Tuesday, January 04, 2005

Hey You... Listen to Your Customers!

I don't have much hair. I know you don't care about that and neither do I, really. I lost much of my hair when I was in my twenties, so I have had a long time to get used to it.

Given that I don't have much hair, you might think that getting a haircut would be quick, uncomplicated and never a source of frustration. You would be wrong.

I can afford any barber or stylist out there, including the guy who cuts John Kerry's pompadour. True, It would be insane of me to patronize someone who charges the price of a home entertainment system to cut my few remaining hairs. I think I am far from insane. I am just making a point. Precisely because I was so frustrated about my hair experiences, I stopped in at a Walmart yesterday and bought a hair-cutting thingamabob. It cost about $30.00 and had a bunch of doohickies and thingamajigs that help make it possible for anyone to cut hair.

I want to stress that I am the last guy on earth who should be entrusted with anything that buzzes and has sharp little cutters. It might, after all, slip in my butterfingers and leave undesired results or worse. Still, given all that, I was desperate enough to purchase the thing and to attempt to cut my own hair.

My wife had an appointment in town last night. I waited until I heard her car roll down the driveway before I got out the clippers. I didn't want her to see me struggle. I wanted to make sure I had the time, before she returned, to correct the inevitable mistakes I would make. If I goofed badly enough, I might even have had to shave my head, then pretend that that was what I wanted all along. I needn't have worried. It didn't matter. Ten minutes after I started, I was sporting the best haircut I have had in years. Piece of cake. Everything went tickety-boo. Things were hunky-dory. I was happy.

So, if I can cut my own hair to my satisfaction, why haven't countless barbers and stylists been able to do the same?

The answer is easy. No-one listens to the customer anymore. It's not just barbers and stylists; it's just about everyone who provides any sort of service or sells anything. Why the hell is that? Doesn't anyone want their customers to come back again?

The last time I was in a barber shop, I said to the girl, "Take about an inch off the top but don't cut the sides too short." You can guess what happened. She took about a quarter of an inch off the top and at the sides I looked like a skinhead. I didn't even bother berating her. I paid and left. There is no point anymore in saying anything to anyone about poor service and unsatisfactory results. The girl was trained to cut hair in a certain way. She simply couldn't make the mental adjustment necessary to give me what I wanted. The guy who cut my hair the time before, worked in one of those ritzy 'hair stylist' establishments. He was highly insulted when I pointed out that he had cut my hair unevenly and that the hair on one side of my head was longer than on the other. He was, after all, the 'expert.' He couldn't wait to collect his money and get me out of the shop.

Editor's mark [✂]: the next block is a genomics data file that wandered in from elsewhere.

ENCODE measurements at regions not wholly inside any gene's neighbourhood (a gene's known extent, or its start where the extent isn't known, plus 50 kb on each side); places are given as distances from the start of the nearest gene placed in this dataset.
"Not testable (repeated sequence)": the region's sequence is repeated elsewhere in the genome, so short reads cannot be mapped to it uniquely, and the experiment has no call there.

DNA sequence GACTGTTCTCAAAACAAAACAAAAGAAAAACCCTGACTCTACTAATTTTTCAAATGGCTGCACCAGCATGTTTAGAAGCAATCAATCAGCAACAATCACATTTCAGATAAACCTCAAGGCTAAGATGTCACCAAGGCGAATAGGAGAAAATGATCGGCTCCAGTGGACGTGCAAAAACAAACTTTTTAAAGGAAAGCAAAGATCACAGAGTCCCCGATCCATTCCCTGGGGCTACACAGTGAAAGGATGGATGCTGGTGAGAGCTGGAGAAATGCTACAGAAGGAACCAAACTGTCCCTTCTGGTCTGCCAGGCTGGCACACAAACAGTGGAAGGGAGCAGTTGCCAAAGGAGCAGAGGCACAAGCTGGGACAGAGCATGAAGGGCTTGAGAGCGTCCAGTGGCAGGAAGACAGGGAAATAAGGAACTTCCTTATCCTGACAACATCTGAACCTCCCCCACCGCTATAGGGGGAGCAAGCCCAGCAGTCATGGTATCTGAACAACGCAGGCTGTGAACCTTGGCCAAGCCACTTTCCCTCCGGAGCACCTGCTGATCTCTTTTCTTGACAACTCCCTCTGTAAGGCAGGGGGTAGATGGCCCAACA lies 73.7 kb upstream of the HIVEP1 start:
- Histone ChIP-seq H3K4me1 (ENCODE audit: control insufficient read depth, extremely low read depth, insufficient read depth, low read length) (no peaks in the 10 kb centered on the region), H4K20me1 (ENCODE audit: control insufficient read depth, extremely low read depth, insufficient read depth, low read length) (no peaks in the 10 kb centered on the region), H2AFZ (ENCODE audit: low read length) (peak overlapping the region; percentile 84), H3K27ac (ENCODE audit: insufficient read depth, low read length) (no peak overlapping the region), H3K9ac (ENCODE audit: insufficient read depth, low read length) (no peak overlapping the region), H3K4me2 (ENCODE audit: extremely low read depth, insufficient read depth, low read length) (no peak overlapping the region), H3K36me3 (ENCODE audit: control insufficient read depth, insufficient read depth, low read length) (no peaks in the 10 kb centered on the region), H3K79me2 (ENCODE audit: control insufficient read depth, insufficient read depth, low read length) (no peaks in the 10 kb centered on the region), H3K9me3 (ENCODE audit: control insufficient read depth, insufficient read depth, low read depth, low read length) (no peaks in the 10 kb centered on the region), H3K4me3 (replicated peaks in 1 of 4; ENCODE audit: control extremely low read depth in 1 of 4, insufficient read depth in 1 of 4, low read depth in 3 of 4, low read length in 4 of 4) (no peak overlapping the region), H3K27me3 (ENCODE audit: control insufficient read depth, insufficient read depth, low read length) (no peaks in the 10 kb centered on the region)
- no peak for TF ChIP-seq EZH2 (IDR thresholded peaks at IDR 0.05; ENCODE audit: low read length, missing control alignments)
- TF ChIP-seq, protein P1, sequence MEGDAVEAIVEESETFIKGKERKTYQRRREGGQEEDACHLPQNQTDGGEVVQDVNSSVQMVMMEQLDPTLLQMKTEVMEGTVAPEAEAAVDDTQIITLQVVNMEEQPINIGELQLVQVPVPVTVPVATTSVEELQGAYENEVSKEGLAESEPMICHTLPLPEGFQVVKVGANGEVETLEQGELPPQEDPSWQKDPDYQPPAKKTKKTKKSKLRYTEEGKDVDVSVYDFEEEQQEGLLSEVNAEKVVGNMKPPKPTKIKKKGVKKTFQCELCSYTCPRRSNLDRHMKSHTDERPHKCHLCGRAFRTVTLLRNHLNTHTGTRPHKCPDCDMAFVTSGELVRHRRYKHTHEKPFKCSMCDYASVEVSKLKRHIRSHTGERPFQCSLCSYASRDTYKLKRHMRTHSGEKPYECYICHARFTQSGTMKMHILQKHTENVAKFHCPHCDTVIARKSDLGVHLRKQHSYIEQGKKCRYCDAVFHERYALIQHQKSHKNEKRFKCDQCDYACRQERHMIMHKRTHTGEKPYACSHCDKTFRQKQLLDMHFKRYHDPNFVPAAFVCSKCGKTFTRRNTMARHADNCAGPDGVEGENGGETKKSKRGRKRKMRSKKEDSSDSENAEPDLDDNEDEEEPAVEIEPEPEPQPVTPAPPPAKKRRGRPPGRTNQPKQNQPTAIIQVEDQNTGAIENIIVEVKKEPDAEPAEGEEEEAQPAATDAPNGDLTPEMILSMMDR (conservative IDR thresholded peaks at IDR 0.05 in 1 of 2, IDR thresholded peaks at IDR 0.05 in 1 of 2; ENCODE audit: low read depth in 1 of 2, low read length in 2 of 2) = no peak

This diatribe is not about cutting hair, really. It is about each of us listening to the people who pay our salary. That means the customer. It doesn't matter where we work, what we do, how much we make or even how we feel about our job -- like it or not, our wage is paid by a customer. For policemen, firemen, politicians or bureaucrats, that means the taxpayer.

Realistically, any barber should love to have me as a customer. I don't talk much, tip handsomely and the entire process takes ten minutes. After all, if one has 'three hairs in seven rows,' an expression my late father used to describe the follically-challenged, getting a haircut is not going to take a lot of time.

So, that's it. From now on I am cutting my own hair. Now, I just have to convince my son that I can be trusted with his unruly mane. Not much chance of that, I'm afraid.

Should any customer of any of my companies read this, let me state unequivocally here that we do listen to you. If you are ever disatisfied with any service we provide or with anything we sell to you, let us know. I promise that we will do everything possible to fix the problem. Then we will try to devise a way to avoid a reoccurrence.

We don't want you to visit another 'barber.' We value you as a customer and always will.

1 comment:

  1. I'm surprised you have waited so long to make the discovery that the difference between a poor haircut and a more than acceptable haircut is about ten days. I've been doing my own styling since 1949 when I joined the RCAF. Back then, and for several decades afterwords, I kept my hair in a brush cut. Try leveling off the top by studying your handiwork in two mirrors, one to give you a reflection, and the second to reverse the image so that you can see what a great job you are doing. Much success old friend, and be sure there will be some days everyone will wonder why you don't remove your hat.